Written by Fletcher Smith & Bryan Watts
October 12, 2008
The whimbrel is a large shorebird that has a relatively well known breeding and winter distribution. The new world form breeds in two disjunct populations including the northwest from northern Alaska to the Yukon Territory and then near the southwestern shoreline of Hudson Bay. These birds do winter in low numbers in coastal areas of southern North America but primarily in Central and South America. Much less is known about migration routes and important migratory staging areas. From a broad conservation perspective, it is important to link breeding and winter populations and to delineate critical staging areas used by birds while in transit.
In an attempt to fill information gaps about the migration of whimbrels along the Atlantic Coast, CCB has joined with The Nature Conservancy to use state of the art satellite transmitters to track birds during their migration. In the spring of 2008, CCB fitted a whimbrel with a 9.5 gram, satellite transmitter manufactured by Microwave Telemetry, inc. and tracked a bird from the Virginia to its breeding ground on the North Slope of Alaska. On August 14 of 2008, CCB trapped a bird on its southerly migration and fitted it with a similar transmitter to investigate fall staging areas, routes and winter grounds.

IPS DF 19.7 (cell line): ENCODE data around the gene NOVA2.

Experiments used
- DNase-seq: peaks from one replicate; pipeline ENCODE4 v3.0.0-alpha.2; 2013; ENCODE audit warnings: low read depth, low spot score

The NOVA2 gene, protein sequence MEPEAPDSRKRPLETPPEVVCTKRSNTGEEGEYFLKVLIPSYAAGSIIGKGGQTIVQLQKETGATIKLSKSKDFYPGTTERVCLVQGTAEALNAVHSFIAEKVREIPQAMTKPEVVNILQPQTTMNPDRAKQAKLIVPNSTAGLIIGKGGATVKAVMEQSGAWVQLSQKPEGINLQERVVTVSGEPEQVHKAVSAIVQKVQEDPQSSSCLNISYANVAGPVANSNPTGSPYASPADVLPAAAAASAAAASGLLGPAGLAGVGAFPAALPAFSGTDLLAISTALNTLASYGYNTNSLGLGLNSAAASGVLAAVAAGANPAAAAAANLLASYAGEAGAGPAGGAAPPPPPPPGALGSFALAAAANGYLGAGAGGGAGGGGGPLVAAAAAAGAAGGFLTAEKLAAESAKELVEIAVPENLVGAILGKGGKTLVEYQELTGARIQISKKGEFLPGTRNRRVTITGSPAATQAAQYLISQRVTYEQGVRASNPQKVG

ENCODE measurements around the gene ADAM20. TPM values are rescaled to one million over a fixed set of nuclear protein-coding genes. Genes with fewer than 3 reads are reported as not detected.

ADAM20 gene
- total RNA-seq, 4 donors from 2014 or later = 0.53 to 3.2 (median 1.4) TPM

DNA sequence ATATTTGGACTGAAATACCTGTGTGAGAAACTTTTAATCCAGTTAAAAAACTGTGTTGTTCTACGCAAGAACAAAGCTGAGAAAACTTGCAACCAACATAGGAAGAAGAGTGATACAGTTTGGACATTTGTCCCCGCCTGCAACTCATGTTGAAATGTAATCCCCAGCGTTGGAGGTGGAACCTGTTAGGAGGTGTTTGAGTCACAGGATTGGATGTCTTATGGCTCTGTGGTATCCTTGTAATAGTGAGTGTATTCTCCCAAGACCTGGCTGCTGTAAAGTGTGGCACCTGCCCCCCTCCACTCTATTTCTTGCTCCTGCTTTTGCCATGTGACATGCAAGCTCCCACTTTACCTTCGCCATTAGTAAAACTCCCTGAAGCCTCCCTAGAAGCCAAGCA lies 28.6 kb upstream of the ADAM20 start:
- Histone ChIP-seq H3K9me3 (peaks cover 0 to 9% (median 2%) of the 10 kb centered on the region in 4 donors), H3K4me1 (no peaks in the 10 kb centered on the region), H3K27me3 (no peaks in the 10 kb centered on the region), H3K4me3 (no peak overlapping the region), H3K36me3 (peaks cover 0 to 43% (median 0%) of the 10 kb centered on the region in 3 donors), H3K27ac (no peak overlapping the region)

The bird left the Eastern Shore of Virginia on 29 August, 2008 and flew out over the Atlantic approaching within 200 miles of Bermuda and then turning south. At this time there were 3 major storms moving toward the Caribbean. The bird flew directly into the eye of Hurricane Hannah and made landfall on the northeastern shore of the small island of Mayaguana in the Bahamas. The island was hit by both Hurricanes Hannah and Ike while the bird was grounded there. The eye of Hurricane Ike, a category 4 storm, passed within 50 miles of the island. After staging in this location for more than 3 weeks, the bird flew south toward Venezuela, making landfall in Guyana on 29 September. This bird revealed a migratory route that is likely a routine route for this species and a wintering ground with extensive inter-tidal mudflats.
The new tracking technology is allowing researchers to have a view into migration strategies that was never possible before. CCB and TNC have plans to continue this work during the spring of 2009.